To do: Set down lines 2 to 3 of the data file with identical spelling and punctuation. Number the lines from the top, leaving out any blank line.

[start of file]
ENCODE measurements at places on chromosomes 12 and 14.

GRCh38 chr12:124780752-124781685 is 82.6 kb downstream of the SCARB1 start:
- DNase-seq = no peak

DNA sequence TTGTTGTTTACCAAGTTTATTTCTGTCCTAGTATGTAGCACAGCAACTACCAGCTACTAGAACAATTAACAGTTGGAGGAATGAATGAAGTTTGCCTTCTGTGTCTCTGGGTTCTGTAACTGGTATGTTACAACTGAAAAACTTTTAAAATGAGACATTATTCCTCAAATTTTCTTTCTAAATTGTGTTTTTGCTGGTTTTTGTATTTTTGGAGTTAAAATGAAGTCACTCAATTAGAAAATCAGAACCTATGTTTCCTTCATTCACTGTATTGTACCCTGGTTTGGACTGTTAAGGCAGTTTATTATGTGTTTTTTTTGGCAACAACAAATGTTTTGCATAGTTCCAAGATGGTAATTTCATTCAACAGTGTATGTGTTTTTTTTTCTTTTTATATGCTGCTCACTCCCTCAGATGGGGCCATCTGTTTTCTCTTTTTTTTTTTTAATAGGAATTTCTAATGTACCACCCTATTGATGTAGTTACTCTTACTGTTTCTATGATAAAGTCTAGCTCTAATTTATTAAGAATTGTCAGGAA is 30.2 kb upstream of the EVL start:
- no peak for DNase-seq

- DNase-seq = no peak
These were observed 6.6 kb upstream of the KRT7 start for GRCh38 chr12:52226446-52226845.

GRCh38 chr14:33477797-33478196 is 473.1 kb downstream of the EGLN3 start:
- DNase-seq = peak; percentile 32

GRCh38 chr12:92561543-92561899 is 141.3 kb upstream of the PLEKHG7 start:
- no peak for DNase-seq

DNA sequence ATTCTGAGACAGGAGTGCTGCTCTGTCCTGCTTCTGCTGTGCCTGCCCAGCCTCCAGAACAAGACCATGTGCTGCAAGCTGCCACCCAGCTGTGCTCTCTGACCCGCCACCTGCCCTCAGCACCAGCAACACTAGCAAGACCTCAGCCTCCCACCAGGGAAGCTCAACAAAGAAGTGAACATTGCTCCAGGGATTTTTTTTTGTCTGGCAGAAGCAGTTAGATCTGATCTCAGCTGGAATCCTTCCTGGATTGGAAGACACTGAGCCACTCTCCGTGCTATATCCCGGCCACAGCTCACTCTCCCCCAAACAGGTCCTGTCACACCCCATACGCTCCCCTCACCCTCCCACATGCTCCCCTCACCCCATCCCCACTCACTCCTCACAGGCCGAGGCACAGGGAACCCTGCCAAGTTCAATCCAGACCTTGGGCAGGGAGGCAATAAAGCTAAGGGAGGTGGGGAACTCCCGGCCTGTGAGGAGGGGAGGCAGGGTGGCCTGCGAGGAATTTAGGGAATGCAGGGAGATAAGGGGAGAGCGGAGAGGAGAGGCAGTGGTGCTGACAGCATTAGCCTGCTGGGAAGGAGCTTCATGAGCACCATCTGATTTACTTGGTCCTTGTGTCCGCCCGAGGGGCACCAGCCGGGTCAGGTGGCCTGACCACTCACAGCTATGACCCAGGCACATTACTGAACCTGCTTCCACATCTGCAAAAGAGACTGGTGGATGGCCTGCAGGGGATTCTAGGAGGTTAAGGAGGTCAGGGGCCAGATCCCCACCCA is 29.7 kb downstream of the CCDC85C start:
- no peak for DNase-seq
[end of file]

GRCh38 chr12:124780752-124781685 is 82.6 kb downstream of the SCARB1 start:
- DNase-seq = no peak